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Backbench Business — Badger Cull

Part of Royal Assent – in the House of Commons at 3:35 pm on 13th March 2014.

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Photo of Adrian Sanders Adrian Sanders Liberal Democrat, Torbay 3:35 pm, 13th March 2014

As a Member of Parliament for a constituency in Devon, I am well aware of just how devastating bovine tuberculosis is in cattle. It is the area of the country that has been most affected by this terrible scourge over a number of years. I do not represent many farmers, but I have had farmers come to my advice surgery telling me about the devastation of their herd. I am acutely aware of the devastation that that causes to their families and to farming communities, and we are all united in wanting to do something about it.

The IEP report, much of which is on the web for hon. Members to see, clearly states that culling is not suitable for preventing the spread of bovine TB. Instead, we should stick to the agreement, made at the beginning of the coalition, to fully consider the scientific evidence available before deciding on the best way forward.

The IEP reported that the pilot cull has not met two of the three criteria. The culls have failed to be humane, as up to 18% of the badgers killed took longer than five minutes to die, and have failed to be effective, as less than 50% of the badgers were killed in either pilot area, far less than the target of 70% for the trial. The report shows that the recent badger culls did not work and suggests that they have had a negative effect by encouraging the spread of the disease through movement of badgers as badger populations are disrupted.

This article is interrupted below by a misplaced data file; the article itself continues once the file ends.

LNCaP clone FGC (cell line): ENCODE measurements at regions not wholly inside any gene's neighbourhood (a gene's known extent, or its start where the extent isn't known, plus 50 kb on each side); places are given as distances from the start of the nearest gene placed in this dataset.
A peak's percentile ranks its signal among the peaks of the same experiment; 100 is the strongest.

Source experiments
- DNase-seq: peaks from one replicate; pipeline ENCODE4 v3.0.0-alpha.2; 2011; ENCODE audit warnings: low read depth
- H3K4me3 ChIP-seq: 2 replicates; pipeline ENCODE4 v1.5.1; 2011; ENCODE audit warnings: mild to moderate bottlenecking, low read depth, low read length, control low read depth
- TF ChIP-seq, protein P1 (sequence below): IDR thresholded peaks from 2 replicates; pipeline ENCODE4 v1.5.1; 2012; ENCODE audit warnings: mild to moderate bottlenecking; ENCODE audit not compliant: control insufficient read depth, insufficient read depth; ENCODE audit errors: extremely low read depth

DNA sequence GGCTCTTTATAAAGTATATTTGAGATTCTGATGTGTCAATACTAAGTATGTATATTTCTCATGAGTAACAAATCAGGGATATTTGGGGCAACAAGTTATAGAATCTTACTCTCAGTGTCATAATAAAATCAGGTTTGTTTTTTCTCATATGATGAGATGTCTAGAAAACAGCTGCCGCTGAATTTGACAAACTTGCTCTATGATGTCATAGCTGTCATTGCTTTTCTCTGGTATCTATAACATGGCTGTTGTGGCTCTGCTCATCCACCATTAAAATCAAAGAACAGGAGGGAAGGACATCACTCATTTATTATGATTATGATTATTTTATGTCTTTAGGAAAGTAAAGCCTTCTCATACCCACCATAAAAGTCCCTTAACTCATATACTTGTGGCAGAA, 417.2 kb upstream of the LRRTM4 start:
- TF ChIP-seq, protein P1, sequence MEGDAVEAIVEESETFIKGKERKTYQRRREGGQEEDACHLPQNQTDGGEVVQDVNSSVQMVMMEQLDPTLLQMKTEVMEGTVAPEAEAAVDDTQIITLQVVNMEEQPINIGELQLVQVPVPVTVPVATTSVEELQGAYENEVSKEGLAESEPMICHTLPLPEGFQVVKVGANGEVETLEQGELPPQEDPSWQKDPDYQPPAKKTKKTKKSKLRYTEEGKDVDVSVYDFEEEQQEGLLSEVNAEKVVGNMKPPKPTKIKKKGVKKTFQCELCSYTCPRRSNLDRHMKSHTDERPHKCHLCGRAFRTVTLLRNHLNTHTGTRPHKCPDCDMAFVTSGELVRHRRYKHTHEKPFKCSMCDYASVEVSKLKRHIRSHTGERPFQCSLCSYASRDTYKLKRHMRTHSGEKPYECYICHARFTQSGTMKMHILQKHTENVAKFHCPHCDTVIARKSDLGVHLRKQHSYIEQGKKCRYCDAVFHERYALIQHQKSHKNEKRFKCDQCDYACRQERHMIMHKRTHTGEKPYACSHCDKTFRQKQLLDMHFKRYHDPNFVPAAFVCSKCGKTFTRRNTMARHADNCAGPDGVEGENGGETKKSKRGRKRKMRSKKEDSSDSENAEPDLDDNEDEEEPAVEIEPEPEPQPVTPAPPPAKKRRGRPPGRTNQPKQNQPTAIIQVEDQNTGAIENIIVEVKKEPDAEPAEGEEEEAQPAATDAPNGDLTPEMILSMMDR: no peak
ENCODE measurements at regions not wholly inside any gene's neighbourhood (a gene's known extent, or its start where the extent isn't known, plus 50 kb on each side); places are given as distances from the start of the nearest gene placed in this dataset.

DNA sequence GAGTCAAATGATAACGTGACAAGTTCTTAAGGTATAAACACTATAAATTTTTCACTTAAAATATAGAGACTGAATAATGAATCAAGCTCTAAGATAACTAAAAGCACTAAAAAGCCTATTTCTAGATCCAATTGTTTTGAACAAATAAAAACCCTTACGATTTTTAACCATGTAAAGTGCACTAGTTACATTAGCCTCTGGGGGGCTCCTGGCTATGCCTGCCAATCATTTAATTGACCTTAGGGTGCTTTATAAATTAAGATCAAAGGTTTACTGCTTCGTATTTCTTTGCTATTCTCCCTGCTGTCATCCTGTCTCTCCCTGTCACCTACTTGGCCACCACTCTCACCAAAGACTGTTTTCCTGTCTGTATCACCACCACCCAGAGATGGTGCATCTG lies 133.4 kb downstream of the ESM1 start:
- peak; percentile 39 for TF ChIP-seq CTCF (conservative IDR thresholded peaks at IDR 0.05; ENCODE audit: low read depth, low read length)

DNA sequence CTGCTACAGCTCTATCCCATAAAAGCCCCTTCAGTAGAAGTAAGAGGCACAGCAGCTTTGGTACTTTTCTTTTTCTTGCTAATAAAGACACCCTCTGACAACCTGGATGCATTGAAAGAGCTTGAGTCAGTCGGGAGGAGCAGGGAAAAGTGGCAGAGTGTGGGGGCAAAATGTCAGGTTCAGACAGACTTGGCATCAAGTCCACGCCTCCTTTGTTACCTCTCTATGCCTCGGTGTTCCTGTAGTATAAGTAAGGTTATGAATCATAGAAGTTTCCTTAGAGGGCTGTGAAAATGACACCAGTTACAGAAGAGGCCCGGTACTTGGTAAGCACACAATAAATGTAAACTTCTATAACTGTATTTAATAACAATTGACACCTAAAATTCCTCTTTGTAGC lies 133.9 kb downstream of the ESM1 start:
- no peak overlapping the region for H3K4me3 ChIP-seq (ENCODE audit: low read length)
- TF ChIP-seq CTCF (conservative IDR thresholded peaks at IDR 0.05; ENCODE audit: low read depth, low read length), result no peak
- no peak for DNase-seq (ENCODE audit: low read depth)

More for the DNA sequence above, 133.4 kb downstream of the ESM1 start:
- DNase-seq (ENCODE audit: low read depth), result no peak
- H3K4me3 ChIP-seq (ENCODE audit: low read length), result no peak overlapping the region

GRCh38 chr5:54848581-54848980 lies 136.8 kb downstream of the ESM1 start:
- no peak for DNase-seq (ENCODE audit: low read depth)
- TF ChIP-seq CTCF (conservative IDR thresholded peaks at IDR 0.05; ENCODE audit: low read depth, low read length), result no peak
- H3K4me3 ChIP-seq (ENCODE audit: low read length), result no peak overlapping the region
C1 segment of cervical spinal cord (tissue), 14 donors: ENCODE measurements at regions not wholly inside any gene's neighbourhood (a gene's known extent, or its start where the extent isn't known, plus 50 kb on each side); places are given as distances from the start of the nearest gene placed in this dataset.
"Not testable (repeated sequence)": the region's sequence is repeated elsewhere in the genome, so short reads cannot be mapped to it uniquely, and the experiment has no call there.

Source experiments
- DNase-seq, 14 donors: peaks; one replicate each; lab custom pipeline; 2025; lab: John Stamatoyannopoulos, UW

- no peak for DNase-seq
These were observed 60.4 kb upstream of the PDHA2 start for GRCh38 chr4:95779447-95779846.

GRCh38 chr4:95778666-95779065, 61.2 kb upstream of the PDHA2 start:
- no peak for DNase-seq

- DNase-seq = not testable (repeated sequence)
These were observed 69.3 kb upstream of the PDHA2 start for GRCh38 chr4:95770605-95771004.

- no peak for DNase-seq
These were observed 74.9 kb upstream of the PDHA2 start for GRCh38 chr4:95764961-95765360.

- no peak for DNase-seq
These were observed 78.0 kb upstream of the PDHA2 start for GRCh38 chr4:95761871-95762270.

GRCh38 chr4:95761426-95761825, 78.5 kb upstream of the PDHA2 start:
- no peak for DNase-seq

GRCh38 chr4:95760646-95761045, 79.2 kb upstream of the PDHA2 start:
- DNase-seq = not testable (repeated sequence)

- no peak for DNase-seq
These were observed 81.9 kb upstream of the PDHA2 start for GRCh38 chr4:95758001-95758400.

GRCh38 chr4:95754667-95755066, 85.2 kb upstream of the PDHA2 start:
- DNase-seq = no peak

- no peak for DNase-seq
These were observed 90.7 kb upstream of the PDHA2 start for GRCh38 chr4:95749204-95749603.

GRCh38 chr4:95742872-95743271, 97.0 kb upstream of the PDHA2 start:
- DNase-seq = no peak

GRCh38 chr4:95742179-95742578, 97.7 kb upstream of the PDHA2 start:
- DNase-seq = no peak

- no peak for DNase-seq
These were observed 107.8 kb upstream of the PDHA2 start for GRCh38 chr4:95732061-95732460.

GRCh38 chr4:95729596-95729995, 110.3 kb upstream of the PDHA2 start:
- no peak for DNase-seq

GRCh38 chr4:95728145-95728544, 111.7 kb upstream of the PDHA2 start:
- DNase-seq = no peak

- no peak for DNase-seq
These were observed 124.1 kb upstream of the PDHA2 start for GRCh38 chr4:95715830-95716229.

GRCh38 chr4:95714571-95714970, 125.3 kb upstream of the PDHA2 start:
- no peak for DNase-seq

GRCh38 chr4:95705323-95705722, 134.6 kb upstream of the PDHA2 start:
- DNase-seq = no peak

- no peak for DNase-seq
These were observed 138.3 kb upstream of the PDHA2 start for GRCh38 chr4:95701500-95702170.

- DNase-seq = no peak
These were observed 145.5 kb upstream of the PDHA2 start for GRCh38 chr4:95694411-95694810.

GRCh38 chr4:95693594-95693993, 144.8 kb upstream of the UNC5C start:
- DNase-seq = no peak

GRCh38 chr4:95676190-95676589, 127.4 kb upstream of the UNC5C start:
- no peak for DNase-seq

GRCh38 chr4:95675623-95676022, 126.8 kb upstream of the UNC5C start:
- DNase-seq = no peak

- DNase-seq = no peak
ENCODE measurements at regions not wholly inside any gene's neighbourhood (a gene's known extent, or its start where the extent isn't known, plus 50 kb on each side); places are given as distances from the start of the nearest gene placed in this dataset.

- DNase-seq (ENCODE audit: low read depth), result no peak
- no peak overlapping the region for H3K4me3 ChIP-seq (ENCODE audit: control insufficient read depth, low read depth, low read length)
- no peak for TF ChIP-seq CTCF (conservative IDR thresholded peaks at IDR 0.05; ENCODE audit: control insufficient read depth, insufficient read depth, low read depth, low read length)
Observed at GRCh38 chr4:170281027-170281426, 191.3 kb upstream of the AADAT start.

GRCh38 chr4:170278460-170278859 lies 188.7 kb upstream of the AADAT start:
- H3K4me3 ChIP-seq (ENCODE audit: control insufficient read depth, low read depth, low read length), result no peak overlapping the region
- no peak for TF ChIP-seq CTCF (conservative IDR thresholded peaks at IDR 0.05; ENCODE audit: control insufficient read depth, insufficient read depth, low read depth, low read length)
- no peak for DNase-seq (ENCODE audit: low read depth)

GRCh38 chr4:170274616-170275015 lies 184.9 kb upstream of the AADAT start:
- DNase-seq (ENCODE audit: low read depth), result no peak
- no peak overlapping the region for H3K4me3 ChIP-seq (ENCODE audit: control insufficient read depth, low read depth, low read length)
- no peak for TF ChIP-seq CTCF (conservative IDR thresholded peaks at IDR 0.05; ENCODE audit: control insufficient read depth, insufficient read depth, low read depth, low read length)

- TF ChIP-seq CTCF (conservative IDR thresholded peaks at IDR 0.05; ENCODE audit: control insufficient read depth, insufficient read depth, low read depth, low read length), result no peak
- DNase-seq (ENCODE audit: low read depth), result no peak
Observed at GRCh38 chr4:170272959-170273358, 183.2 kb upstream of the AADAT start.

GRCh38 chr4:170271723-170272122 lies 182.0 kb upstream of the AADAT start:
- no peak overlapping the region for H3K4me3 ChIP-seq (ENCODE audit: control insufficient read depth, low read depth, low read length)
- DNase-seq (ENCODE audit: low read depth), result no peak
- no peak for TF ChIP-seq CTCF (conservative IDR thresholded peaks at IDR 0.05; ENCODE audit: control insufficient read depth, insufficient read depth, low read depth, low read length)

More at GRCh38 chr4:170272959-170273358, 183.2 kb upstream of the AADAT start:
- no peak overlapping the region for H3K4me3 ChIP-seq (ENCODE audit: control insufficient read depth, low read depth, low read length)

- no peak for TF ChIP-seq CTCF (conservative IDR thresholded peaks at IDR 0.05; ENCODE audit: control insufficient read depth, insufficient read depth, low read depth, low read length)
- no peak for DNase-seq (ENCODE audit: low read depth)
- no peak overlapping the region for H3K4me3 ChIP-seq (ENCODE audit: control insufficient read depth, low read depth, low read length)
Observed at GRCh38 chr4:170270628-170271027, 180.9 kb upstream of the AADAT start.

As the randomised badger culling trial, managed by the independent scientific group between 1998 and 2006, witnessed, after killing more than 12,000 badgers there was an initial decrease in the level of disease by approximately 23% in the centre of culled areas, but an increase of 29% on neighbouring land. By continuing with a badger cull we are in danger of worsening levels of infection, and therefore we must carefully consider the viable alternatives to a cull.

Evidence from Wales, as highlighted by other hon. Members, shows that in 2013 a programme of badger vaccination, stricter cattle testing and movement restrictions, resulted in a 24% fall in the number of herds with bovine TB, compared with England where they fell by only 3%. Those options are realistic alternatives to a badger cull to prevent the spread of bovine TB.

Testing regimes in England need to be improved. Currently, a significant proportion of infected cattle are missed, so there is still a great threat that the disease will spread whether or not we continue to cull badgers. As DEFRA has recognised, the single intradermal comparative cervical tuberculin test can miss up to approximately 20% of infected animals that are either in the early or late stages of the disease. By using this means of testing, it is possible that infected animals can be present in a herd when movement restrictions are lifted and the officially tuberculosis-free status regained, even though herds may be infected.